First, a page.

Those who have traveled in the Southwest have seen Indian potters using their native clays for making graceful pottery jars. Marie Martinez of San Ildefonso is considered the best potter of the Southwest. Her husband, Julian, now dead, painted the designs. They are famous for their polished black ware with dull-finished decorations.

Plate XXIV: The potter uses a saucer-shaped mold, called a "puki," to form the base of the bowl and to make turning easier. She sets one jar aside to let the walls harden. The bowl is shaped with the hands and "kajepes," curved sections of gourd rind. The bowl shrinks away from the puki as it dries. When the vessel is leather hard, it is polished with a round pebble. The painter uses brushes made from the fiber of yucca leaves. He paints a design on the bowl with slip. The slip design is not polished. When fired, it remains dull.

Dung cakes

PLATE XXVI. Dung cakes are piled over the pottery.

Dry cedar sticks are laid out on the ground and the jars are then stacked upside down over the wood. More wood is added. Notice the care with which Marie is stacking the wood, Plate XXV.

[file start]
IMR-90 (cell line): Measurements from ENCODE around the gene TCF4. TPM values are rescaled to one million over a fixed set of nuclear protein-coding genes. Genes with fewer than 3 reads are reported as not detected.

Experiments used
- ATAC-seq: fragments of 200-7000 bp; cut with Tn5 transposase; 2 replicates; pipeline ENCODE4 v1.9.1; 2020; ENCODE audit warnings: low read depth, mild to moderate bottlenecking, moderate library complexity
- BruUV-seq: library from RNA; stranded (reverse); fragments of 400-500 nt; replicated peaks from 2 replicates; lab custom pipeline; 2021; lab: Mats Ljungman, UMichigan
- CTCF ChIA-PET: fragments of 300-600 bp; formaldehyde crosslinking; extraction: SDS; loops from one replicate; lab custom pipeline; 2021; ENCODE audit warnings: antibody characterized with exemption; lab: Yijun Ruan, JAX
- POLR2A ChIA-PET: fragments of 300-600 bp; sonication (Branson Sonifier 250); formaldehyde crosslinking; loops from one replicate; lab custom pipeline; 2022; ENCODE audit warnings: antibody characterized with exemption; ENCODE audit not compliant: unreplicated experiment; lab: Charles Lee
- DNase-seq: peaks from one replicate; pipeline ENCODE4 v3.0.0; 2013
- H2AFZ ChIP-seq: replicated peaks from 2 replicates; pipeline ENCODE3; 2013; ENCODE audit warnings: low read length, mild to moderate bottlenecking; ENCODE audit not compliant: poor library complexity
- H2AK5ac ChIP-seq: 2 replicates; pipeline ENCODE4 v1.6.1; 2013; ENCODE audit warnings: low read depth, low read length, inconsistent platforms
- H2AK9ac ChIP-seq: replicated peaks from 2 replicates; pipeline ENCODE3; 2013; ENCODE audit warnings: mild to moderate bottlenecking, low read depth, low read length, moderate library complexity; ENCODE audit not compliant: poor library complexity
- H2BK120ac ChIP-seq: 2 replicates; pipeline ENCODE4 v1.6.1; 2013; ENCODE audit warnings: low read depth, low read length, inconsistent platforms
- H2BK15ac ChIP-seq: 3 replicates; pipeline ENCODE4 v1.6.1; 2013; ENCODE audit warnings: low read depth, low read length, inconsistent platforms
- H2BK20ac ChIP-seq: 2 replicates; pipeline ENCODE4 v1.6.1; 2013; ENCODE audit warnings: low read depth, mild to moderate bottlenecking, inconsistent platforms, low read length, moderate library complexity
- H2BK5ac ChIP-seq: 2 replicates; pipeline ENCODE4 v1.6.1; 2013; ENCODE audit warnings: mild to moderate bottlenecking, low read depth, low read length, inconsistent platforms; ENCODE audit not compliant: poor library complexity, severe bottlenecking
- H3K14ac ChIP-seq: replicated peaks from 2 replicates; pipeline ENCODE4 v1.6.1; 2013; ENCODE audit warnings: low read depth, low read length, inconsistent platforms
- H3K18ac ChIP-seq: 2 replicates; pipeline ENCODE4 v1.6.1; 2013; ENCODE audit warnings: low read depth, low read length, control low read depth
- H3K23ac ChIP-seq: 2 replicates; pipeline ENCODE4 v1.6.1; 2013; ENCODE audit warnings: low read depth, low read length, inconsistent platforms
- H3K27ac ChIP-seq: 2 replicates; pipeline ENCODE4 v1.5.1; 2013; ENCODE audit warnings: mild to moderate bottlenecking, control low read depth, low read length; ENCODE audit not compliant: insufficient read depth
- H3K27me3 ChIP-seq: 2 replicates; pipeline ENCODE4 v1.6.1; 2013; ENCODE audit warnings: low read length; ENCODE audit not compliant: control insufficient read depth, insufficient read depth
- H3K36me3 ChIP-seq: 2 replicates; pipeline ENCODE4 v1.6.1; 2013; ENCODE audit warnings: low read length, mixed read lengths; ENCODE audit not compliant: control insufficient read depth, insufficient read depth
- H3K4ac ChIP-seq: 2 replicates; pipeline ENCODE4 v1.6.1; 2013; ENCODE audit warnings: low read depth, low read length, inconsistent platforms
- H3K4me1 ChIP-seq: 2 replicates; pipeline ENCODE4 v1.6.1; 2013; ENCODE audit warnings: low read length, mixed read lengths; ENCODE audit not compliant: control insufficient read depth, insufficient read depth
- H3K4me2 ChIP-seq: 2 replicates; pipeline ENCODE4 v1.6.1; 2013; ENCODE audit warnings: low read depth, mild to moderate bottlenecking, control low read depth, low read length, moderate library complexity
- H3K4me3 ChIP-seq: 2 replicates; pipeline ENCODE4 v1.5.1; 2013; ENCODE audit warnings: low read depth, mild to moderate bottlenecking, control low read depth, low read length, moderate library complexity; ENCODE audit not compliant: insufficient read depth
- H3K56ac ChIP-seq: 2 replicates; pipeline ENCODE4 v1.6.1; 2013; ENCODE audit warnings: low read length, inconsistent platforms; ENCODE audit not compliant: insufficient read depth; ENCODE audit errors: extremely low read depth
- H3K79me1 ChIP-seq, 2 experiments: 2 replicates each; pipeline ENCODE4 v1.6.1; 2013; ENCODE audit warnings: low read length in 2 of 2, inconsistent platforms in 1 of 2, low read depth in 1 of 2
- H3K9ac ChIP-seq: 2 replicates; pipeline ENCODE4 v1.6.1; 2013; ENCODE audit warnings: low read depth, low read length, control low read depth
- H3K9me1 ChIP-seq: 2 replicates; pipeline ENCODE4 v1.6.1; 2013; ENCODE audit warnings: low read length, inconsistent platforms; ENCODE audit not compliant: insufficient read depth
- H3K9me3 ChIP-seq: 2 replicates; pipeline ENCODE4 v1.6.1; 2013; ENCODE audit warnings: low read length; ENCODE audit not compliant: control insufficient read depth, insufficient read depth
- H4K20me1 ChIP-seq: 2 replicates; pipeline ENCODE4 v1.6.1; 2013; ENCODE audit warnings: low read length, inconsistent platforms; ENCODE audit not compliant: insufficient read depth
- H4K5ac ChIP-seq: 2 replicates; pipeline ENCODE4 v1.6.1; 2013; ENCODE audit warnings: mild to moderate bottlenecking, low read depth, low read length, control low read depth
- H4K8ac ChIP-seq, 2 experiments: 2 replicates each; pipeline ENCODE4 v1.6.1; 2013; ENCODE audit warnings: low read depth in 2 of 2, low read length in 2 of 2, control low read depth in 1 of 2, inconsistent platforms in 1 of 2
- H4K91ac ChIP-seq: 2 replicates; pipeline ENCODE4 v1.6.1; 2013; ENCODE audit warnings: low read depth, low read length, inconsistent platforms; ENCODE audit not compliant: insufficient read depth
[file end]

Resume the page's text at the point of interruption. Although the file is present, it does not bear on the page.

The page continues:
Stirring the smoldering fire

PLATE XXVII. Stirring the smoldering fire.

Pieces of tin are placed over the pottery and the cedar sticks. Then dung cakes are stacked over the mound. Plate XXVI.

Finally, a tubful of manure is piled on top of the homemade kiln. The fire is started and the smothering effect of the manure cuts off the oxygen and turns the iron oxide of the red clay black. Marie and Julian are stirring the smoldering fire, Plate XXVII.

The pieces are lifted out with pokers

PLATE XXVIII. The pieces are lifted out with pokers.

Plate XXVIII: After the pottery has been fired all day, each piece is uncovered, lifted out with pokers, and allowed to cool.

Notice the dull and polished surface of the designs in Plate XXIX. Her skill and artistic craftsmanship, coupled with use of materials native to her locality, have made Marie Martinez world famous.